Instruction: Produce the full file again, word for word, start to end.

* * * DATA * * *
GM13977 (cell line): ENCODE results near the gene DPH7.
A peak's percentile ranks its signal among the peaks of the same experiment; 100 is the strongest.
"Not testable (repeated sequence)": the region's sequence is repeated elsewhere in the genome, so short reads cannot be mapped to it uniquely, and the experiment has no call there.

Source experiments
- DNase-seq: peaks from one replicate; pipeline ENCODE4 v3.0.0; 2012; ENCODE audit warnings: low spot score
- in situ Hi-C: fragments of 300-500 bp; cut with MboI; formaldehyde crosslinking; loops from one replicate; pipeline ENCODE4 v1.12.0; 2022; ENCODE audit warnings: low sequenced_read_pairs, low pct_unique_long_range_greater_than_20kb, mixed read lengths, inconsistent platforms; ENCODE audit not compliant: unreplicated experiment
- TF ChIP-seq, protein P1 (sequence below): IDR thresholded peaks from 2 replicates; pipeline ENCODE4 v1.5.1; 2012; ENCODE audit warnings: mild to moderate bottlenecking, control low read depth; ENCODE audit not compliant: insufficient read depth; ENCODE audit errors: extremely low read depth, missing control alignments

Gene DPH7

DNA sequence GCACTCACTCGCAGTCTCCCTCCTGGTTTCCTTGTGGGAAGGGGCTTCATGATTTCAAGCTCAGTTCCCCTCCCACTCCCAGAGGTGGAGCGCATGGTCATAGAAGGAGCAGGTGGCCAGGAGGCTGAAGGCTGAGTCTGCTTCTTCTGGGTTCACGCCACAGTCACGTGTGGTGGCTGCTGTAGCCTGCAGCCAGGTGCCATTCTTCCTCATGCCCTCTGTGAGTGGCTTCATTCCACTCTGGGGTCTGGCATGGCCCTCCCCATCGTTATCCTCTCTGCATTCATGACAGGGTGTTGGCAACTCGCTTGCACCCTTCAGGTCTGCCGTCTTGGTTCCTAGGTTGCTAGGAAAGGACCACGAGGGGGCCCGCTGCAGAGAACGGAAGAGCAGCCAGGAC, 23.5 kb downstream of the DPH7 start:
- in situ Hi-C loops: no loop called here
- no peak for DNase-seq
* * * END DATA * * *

GM13977 (cell line): ENCODE results near the gene DPH7.
A peak's percentile ranks its signal among the peaks of the same experiment; 100 is the strongest.
"Not testable (repeated sequence)": the region's sequence is repeated elsewhere in the genome, so short reads cannot be mapped to it uniquely, and the experiment has no call there.

Source experiments
- DNase-seq: peaks from one replicate; pipeline ENCODE4 v3.0.0; 2012; ENCODE audit warnings: low spot score
- in situ Hi-C: fragments of 300-500 bp; cut with MboI; formaldehyde crosslinking; loops from one replicate; pipeline ENCODE4 v1.12.0; 2022; ENCODE audit warnings: low sequenced_read_pairs, low pct_unique_long_range_greater_than_20kb, mixed read lengths, inconsistent platforms; ENCODE audit not compliant: unreplicated experiment
- TF ChIP-seq, protein P1 (sequence below): IDR thresholded peaks from 2 replicates; pipeline ENCODE4 v1.5.1; 2012; ENCODE audit warnings: mild to moderate bottlenecking, control low read depth; ENCODE audit not compliant: insufficient read depth; ENCODE audit errors: extremely low read depth, missing control alignments

Gene DPH7

DNA sequence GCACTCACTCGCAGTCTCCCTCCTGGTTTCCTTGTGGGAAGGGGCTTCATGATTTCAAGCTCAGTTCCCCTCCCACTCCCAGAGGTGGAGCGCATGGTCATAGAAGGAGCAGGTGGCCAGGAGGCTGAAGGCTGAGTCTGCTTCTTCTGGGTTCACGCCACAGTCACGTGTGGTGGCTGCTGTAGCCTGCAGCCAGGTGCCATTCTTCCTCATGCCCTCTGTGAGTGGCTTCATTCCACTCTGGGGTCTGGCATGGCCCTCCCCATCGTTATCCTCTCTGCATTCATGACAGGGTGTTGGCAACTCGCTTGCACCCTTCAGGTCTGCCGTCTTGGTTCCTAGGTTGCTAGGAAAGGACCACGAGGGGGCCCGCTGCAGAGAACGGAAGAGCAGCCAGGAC, 23.5 kb downstream of the DPH7 start:
- in situ Hi-C loops: no loop called here
- no peak for DNase-seq